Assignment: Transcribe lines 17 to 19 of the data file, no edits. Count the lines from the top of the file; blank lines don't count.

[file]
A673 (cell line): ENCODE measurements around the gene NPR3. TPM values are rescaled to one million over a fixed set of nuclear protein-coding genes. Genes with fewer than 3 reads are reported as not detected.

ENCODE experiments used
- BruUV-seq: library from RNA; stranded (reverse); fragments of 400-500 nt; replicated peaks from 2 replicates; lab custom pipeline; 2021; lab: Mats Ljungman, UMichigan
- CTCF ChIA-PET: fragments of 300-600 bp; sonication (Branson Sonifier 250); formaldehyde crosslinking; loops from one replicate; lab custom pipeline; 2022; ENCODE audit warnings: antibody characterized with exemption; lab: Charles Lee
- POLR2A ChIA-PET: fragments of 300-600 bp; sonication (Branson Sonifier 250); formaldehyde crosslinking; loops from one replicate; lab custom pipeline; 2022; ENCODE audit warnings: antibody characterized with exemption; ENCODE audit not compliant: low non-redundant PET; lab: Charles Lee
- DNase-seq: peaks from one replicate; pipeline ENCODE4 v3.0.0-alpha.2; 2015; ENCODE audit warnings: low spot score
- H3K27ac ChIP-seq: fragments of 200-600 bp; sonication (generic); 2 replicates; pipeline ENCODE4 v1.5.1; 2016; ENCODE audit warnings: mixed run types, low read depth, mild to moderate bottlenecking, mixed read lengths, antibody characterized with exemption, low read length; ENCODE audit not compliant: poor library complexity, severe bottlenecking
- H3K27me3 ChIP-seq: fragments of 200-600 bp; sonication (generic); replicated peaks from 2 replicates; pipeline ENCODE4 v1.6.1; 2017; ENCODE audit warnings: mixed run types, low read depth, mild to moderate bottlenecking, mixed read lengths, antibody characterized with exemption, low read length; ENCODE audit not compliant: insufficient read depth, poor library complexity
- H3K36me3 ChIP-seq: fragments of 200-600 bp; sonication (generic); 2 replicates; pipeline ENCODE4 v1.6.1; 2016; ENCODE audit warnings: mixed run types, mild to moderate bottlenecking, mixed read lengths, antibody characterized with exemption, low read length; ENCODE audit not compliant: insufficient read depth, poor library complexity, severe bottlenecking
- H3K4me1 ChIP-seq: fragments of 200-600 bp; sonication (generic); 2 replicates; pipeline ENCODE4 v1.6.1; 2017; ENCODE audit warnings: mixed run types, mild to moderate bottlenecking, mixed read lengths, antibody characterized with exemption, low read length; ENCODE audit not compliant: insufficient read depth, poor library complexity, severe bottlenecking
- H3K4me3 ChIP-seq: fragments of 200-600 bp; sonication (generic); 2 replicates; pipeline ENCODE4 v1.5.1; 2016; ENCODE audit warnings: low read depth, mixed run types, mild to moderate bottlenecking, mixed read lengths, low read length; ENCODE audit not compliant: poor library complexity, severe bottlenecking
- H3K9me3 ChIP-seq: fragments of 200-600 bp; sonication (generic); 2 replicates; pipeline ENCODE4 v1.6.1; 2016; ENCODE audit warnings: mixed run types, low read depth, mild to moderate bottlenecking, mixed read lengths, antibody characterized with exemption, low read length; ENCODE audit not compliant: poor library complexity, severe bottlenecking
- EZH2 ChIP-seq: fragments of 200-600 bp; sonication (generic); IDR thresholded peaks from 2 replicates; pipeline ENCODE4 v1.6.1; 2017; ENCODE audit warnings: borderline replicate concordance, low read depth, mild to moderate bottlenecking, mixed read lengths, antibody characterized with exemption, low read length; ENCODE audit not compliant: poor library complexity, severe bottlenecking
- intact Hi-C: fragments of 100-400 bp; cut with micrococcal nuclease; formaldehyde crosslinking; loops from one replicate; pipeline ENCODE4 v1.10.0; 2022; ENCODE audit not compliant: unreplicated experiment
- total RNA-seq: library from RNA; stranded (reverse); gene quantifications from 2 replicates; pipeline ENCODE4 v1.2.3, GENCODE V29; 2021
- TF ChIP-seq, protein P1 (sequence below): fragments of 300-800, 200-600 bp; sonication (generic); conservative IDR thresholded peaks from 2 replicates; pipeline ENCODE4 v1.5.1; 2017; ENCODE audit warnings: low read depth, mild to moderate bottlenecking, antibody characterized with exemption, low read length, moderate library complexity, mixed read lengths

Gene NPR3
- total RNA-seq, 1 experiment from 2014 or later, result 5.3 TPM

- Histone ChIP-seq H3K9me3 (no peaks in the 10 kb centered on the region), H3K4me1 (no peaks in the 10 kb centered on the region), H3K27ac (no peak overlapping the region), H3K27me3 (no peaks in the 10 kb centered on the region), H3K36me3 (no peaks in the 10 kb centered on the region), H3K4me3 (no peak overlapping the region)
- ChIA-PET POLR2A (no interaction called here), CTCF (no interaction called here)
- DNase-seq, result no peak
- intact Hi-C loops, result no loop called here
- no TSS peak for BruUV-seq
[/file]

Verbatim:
Gene NPR3
- total RNA-seq, 1 experiment from 2014 or later, result 5.3 TPM

- Histone ChIP-seq H3K9me3 (no peaks in the 10 kb centered on the region), H3K4me1 (no peaks in the 10 kb centered on the region), H3K27ac (no peak overlapping the region), H3K27me3 (no peaks in the 10 kb centered on the region), H3K36me3 (no peaks in the 10 kb centered on the region), H3K4me3 (no peak overlapping the region)